Thousands sign Catholic high school petition after students harass Native American man

More than 10,000 people have signed a petition demanding changes at the Catholic high school whose students were taped harassing a Native American elder in Washington, D.C., on Saturday.

The effort was started by Matthew Lehman, a 1995 alum of Covington Catholic High School (CovCath) in Kentucky, after a video of the incident went viral. 

{mosads}In the clip, a group of students wearing “Make America Great Again” hats are seen jeering at and mocking Nathan Phillips, a Native American elder who was beating a drum and singing during the Indigenous Peoples March.

Lehman writes in the petition that the students’ association with MAGA “propaganda,” President Trump’s campaign slogan, “shows a complete lack of judgement by CovCath administration.”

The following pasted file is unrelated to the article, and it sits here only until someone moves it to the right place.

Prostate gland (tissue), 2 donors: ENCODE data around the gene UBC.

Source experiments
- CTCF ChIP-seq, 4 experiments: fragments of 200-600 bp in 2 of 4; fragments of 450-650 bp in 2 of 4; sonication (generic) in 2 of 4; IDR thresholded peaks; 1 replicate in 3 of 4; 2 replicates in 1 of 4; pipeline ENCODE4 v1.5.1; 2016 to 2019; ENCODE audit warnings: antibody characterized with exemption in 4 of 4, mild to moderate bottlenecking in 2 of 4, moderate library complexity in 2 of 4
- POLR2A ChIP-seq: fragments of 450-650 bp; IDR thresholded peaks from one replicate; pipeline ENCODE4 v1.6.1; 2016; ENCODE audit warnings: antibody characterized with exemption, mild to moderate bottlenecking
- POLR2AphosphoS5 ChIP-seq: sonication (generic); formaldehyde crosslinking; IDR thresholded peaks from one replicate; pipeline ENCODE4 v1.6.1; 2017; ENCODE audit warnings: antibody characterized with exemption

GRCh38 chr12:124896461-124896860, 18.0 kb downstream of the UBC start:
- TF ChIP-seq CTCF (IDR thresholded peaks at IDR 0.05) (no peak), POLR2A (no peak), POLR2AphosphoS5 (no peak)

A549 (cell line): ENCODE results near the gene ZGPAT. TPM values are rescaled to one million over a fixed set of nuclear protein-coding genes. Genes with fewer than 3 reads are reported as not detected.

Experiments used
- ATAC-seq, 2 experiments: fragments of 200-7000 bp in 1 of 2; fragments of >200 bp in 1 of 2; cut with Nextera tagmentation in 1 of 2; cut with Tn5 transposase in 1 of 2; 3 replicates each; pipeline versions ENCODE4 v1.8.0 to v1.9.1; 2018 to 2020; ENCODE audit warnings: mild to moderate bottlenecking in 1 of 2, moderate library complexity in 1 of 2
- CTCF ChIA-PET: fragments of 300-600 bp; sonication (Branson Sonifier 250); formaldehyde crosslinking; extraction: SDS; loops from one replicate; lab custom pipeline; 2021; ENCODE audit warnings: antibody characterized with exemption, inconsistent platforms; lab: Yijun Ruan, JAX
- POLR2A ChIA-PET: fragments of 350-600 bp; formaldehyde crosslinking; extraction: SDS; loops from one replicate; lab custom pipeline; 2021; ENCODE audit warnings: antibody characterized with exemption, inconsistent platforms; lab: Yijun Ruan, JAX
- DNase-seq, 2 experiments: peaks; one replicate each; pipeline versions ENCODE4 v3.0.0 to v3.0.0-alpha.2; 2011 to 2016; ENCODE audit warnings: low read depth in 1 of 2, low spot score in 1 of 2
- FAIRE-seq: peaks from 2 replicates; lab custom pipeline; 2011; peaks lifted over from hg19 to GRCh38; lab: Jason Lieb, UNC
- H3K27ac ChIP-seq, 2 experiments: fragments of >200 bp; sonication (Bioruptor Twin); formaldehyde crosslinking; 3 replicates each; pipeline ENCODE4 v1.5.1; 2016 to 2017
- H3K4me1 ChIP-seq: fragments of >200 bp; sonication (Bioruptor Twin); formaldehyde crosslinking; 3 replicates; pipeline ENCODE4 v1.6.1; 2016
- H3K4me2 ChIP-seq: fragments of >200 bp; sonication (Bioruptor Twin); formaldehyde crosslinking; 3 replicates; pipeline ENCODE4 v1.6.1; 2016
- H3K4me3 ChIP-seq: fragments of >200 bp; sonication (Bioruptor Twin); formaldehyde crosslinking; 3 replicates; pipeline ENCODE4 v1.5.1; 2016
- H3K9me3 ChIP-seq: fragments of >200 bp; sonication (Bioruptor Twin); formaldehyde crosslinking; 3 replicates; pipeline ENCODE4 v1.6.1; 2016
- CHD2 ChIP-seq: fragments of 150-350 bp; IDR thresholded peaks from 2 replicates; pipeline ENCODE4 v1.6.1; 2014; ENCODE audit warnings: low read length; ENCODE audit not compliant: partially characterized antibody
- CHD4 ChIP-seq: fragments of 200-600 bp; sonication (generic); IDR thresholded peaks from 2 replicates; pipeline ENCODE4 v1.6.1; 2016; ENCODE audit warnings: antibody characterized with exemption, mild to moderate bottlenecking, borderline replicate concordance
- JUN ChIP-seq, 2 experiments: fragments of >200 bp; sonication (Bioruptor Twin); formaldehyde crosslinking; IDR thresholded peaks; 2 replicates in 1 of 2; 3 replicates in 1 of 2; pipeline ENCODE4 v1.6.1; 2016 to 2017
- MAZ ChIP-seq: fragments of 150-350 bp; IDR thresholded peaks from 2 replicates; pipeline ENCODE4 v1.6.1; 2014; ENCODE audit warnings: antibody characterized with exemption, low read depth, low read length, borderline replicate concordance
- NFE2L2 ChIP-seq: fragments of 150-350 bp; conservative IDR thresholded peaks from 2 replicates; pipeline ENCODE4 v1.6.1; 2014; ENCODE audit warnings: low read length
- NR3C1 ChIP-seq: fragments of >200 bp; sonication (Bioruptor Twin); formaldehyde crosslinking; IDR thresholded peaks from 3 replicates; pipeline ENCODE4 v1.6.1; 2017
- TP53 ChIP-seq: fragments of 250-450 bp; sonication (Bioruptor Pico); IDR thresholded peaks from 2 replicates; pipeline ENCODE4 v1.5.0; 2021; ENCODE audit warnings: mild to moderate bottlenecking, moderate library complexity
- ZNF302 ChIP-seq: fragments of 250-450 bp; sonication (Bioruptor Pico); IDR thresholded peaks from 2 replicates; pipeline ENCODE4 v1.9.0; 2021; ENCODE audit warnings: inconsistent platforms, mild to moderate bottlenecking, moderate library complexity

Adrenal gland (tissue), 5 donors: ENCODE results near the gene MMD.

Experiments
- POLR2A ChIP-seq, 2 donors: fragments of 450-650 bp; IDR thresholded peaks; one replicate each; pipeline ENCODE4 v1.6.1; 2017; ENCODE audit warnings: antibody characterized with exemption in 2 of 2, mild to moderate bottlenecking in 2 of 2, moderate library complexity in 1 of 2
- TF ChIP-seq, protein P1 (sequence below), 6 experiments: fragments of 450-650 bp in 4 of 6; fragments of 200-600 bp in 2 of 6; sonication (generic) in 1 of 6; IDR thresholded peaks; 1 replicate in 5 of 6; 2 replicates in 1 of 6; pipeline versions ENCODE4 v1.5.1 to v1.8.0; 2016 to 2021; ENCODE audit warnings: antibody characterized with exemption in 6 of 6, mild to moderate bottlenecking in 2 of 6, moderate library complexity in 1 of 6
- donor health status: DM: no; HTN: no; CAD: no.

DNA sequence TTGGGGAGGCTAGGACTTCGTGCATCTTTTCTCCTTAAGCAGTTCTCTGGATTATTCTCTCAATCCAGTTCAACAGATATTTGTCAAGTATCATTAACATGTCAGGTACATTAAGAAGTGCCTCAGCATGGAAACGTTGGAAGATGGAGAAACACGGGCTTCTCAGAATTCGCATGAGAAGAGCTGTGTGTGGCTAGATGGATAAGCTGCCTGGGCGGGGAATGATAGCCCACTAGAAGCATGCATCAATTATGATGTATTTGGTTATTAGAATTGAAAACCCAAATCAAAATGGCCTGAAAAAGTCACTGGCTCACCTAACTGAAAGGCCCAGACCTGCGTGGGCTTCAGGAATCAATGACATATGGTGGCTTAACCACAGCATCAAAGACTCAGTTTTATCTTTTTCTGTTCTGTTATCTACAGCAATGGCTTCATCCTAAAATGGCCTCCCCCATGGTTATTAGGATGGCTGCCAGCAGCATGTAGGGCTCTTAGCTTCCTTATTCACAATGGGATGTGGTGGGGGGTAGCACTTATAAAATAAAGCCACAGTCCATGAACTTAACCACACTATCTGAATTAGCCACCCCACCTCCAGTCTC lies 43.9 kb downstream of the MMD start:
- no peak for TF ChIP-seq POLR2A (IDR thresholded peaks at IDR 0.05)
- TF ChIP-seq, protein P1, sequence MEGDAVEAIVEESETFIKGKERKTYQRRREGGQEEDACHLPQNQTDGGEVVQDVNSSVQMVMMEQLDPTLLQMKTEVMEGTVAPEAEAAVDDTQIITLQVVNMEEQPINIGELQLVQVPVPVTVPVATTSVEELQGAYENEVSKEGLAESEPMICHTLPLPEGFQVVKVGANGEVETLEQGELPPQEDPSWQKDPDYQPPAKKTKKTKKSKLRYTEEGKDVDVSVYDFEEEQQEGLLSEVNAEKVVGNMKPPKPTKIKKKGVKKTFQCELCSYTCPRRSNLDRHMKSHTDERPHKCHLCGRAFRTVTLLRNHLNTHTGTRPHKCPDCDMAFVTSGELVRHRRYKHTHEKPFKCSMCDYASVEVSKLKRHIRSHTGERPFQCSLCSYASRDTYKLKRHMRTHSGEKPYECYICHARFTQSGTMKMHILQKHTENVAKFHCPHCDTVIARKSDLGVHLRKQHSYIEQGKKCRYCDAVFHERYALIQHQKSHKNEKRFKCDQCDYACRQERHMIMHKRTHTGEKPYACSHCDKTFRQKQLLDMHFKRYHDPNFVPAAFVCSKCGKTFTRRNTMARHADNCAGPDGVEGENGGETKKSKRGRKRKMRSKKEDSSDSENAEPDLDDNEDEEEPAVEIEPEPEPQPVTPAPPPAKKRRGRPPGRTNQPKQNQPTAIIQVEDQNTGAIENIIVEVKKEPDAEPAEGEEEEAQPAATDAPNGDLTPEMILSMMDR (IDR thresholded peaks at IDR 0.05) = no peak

He writes that the school’s administration has allowed “elitist and exclusive tendencies to take root in the school,” and that the school has “lost its way” under current leadership.

“Unfortunately, what happened in D.C. should not be a surprise to anyone who has been associated with CovCath,” he writes.

The petition is demanding the “immediate termination” of the school’s principal for “fostering an environment where these types of actions and words are condoned.”

Lehman also asks for a Covington Diocese-led review of the school’s policies, and calls on the school to cut ties with the March For Life.

“CovCath is an institution in the service of all of Northern Kentucky — rich or poor, Republican or Democrat, immigrant or native born,” the petition reads. “I have watched with concern over the years as CovCath has become less diverse, more elite, and more expensive — even as the surrounding community has become more economically and ethnically diverse.”

The school and Diocese of Covington condemned the students’ actions in a statement on Saturday, saying that it will investigate and may take disciplinary action, including possible expulsion.

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